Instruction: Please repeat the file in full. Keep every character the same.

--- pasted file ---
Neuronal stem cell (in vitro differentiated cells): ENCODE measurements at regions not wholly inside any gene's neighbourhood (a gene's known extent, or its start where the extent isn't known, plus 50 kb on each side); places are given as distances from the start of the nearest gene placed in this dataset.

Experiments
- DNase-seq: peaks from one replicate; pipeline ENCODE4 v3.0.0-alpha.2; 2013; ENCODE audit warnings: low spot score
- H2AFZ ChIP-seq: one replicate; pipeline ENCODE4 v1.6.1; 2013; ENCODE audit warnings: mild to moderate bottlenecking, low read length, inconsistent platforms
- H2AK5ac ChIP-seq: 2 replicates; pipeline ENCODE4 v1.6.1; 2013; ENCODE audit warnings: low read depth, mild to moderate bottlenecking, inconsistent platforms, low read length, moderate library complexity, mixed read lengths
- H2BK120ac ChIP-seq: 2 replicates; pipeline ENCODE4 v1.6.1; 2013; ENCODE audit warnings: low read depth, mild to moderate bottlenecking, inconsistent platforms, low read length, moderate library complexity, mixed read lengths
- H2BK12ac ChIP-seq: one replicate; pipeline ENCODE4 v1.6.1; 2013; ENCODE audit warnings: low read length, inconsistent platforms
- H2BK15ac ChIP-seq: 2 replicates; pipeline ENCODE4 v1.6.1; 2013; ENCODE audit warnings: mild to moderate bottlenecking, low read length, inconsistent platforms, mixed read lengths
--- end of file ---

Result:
Neuronal stem cell (in vitro differentiated cells): ENCODE measurements at regions not wholly inside any gene's neighbourhood (a gene's known extent, or its start where the extent isn't known, plus 50 kb on each side); places are given as distances from the start of the nearest gene placed in this dataset.

Experiments
- DNase-seq: peaks from one replicate; pipeline ENCODE4 v3.0.0-alpha.2; 2013; ENCODE audit warnings: low spot score
- H2AFZ ChIP-seq: one replicate; pipeline ENCODE4 v1.6.1; 2013; ENCODE audit warnings: mild to moderate bottlenecking, low read length, inconsistent platforms
- H2AK5ac ChIP-seq: 2 replicates; pipeline ENCODE4 v1.6.1; 2013; ENCODE audit warnings: low read depth, mild to moderate bottlenecking, inconsistent platforms, low read length, moderate library complexity, mixed read lengths
- H2BK120ac ChIP-seq: 2 replicates; pipeline ENCODE4 v1.6.1; 2013; ENCODE audit warnings: low read depth, mild to moderate bottlenecking, inconsistent platforms, low read length, moderate library complexity, mixed read lengths
- H2BK12ac ChIP-seq: one replicate; pipeline ENCODE4 v1.6.1; 2013; ENCODE audit warnings: low read length, inconsistent platforms
- H2BK15ac ChIP-seq: 2 replicates; pipeline ENCODE4 v1.6.1; 2013; ENCODE audit warnings: mild to moderate bottlenecking, low read length, inconsistent platforms, mixed read lengths